Monday, January 29, 2018

Know This Guy When You Hear Him!

We were drawing near the woods in a marshy area, and I heard that sound (borrowing here from Audubon's Sibley Guide to Birds): kuk kuk keekeekeekeekeekeekuk kuk! I used to listen to that sound at 11 o'clock practically every morning when we lived in the mountains of western Virginia, but hadn't heard it much in coastal Carolina the past decade.

Sure enough, it was an old friend, The Pileated Woodpecker. This is one of the most magnificent birds (in my experience anyway) -- certainly, it is by far the largest of the woodpeckers.  The way it announces itself is unforgettable, and it lives up to its own hype. Flaming red crest, very long tail, wide-winged -- absolutely spectacular.

It is the Muhammad Ali of feathered friends -- boldly announcing "I am the greatest!" and then living up to that claim, which makes it all good. I got to observe the guy at work on a tree for a few minutes.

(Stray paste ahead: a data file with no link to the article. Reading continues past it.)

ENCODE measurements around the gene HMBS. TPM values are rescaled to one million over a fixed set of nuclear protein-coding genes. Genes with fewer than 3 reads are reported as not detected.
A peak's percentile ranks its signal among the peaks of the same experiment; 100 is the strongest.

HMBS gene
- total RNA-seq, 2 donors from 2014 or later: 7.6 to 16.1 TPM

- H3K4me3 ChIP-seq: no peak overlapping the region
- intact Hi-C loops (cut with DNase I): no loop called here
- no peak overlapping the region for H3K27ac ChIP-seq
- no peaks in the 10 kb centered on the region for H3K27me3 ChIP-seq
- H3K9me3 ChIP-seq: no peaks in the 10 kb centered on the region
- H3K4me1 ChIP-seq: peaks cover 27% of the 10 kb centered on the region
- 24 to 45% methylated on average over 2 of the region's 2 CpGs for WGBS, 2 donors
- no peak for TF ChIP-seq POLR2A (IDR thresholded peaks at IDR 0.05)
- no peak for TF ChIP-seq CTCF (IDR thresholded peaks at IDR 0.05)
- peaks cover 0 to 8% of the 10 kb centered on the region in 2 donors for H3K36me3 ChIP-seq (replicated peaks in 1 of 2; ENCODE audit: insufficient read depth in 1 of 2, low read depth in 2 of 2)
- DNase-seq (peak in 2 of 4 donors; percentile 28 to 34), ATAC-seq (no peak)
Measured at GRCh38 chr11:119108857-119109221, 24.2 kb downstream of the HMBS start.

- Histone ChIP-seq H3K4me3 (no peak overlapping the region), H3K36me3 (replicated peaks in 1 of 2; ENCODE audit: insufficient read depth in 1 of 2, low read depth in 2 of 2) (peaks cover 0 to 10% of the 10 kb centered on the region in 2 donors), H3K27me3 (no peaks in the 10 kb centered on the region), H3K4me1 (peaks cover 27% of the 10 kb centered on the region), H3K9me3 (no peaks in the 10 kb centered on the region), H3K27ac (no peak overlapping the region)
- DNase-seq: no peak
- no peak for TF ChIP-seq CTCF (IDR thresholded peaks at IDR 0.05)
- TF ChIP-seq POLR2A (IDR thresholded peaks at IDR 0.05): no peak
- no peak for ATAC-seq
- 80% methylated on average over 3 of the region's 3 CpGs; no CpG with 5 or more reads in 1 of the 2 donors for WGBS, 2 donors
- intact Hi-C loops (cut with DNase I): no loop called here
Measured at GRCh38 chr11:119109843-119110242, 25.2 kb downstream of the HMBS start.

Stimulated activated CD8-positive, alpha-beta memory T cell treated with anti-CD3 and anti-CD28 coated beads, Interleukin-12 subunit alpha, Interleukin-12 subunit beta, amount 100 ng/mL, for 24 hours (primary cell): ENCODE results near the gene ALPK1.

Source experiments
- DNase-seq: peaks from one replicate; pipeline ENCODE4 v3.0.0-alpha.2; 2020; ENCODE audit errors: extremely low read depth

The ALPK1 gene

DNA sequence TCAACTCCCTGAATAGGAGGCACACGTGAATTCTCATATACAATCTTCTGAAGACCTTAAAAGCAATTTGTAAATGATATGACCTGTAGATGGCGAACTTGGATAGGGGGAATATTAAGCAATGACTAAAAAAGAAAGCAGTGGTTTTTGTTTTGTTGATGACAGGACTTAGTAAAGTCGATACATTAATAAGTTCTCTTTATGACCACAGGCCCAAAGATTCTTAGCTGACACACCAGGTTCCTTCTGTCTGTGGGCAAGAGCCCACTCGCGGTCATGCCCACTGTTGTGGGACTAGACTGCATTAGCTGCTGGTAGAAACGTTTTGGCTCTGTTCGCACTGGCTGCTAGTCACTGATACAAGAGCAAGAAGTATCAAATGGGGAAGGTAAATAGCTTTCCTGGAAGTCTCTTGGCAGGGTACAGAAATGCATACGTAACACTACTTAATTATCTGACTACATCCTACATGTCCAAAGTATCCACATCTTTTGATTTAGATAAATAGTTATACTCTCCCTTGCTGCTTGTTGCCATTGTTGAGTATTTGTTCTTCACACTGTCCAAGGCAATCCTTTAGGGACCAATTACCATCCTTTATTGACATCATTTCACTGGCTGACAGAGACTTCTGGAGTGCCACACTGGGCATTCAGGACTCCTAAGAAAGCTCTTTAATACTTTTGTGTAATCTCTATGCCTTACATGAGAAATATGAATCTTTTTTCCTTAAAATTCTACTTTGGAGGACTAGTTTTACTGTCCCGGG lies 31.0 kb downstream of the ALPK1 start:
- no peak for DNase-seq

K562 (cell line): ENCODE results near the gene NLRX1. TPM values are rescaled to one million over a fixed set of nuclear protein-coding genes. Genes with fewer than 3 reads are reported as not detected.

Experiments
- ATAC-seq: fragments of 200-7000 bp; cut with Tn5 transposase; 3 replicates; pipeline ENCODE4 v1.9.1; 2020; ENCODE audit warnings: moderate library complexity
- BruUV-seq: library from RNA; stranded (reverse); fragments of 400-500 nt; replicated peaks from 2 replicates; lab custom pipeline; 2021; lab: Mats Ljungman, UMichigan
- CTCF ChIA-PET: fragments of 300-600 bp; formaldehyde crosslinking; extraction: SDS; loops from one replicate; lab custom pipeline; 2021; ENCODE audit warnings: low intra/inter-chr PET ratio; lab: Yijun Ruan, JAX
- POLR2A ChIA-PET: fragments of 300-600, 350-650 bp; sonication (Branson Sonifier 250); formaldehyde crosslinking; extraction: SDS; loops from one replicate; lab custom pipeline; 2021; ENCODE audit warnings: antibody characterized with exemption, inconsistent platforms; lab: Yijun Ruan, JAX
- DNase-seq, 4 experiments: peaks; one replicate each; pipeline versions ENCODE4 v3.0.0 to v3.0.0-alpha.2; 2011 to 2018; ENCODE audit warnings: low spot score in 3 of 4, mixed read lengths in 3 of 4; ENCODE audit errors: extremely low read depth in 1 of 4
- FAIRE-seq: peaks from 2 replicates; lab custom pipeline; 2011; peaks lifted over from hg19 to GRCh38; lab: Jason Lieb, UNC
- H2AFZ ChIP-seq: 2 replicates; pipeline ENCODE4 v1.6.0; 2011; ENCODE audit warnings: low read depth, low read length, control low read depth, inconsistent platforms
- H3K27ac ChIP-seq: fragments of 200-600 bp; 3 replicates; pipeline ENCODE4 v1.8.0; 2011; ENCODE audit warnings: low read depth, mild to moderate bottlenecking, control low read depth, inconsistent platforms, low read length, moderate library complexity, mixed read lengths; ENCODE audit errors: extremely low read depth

It is exciting to think that this beautiful creature may be making this patch of woods home, at least for now. The mature forest with lots of dead trees still standing is home to a lot of bluebirds, as I noted in a Jan. 15 blogpost. Well, Pileated Woodpeckers also love this kind of environment. According to my Compact Guide to South Carolina Birds: "A pair of {Pileated} woodpeckers will spend up to six weeks excavating a large nest cavity in a dead or decaying tree. Wood ducks, kestrels, owls and even flying squirrels frequently nest in abandoned Pileated Woodpecker cavities."

All of this increases my excitement that the worldwide Great Backyard Bird Count (GBBC) will begin Friday, February 16 and run through Monday, the 19th. You can participate by just watching your backyard feeders; however, you can go afield, too, and do what I call birdwalking. Walk the dawg for a couple of miles and ID and count the birds as you go. Then report in online when you get home.

I will write more about the GBBC over the next few weeks. I am psyched for it now, having encountered the Pileated Woodpeckers and numerous Bluebirds -- not to mention a whole flock of Robins this morning.

                                                © Robert Gray Holland  (2018)

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